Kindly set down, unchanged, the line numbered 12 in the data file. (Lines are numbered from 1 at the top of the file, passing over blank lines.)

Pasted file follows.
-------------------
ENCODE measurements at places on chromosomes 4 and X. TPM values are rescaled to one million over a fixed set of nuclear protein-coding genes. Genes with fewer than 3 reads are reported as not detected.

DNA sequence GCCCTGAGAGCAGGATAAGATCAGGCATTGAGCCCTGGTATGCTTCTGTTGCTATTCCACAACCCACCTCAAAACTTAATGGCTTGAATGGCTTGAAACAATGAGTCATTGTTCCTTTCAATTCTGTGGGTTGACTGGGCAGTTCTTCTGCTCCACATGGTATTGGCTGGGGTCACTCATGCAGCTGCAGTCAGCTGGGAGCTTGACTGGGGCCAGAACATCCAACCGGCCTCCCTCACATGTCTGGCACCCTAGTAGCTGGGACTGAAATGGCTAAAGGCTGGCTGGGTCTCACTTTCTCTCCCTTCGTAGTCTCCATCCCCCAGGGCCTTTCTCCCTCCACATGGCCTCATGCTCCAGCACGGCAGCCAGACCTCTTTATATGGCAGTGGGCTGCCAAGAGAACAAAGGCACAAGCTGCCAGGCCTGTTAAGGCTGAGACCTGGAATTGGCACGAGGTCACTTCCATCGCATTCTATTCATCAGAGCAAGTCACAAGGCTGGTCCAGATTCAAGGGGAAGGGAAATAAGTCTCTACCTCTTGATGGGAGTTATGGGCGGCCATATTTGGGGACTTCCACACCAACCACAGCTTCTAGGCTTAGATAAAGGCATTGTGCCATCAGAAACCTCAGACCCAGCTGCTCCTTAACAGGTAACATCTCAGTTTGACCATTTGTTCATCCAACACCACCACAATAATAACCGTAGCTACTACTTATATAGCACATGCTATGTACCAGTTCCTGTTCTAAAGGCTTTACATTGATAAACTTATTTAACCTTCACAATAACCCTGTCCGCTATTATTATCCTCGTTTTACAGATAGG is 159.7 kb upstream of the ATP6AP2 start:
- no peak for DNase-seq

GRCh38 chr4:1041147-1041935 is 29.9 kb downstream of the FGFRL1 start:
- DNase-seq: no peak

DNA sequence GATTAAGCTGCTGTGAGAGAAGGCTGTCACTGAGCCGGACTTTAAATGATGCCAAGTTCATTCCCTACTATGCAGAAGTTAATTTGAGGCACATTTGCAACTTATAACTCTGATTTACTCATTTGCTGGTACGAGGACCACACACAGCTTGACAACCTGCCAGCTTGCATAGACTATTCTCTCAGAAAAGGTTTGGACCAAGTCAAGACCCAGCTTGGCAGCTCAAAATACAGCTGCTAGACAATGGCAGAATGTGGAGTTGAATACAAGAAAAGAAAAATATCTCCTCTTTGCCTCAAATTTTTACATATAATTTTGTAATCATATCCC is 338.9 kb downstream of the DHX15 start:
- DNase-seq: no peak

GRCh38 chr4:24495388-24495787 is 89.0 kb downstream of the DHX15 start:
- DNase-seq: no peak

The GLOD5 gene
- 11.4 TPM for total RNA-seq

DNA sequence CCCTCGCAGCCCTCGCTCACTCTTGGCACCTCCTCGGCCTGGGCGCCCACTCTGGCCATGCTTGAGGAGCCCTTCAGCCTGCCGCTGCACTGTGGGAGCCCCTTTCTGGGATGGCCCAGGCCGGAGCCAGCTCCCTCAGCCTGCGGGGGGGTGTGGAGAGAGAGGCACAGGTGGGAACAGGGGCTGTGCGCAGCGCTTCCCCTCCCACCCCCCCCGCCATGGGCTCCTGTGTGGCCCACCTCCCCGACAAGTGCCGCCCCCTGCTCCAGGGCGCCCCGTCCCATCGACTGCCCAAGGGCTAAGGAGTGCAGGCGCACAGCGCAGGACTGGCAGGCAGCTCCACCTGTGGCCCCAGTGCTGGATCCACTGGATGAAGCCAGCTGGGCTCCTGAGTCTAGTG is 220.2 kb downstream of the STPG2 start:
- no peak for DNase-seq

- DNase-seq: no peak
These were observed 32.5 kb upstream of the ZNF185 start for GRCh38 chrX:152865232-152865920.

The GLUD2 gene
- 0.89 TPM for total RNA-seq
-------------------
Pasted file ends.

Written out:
DNA sequence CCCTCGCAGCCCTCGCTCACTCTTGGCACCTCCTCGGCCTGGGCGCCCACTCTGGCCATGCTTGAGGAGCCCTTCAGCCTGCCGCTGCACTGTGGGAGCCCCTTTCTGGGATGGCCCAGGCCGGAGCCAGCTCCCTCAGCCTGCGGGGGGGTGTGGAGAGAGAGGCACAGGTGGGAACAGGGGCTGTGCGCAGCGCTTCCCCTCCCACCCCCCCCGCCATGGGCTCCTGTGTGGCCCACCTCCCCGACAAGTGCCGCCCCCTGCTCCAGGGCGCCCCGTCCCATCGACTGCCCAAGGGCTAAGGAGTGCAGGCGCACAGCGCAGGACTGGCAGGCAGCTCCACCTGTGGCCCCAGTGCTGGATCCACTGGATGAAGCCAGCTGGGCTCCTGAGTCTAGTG is 220.2 kb downstream of the STPG2 start: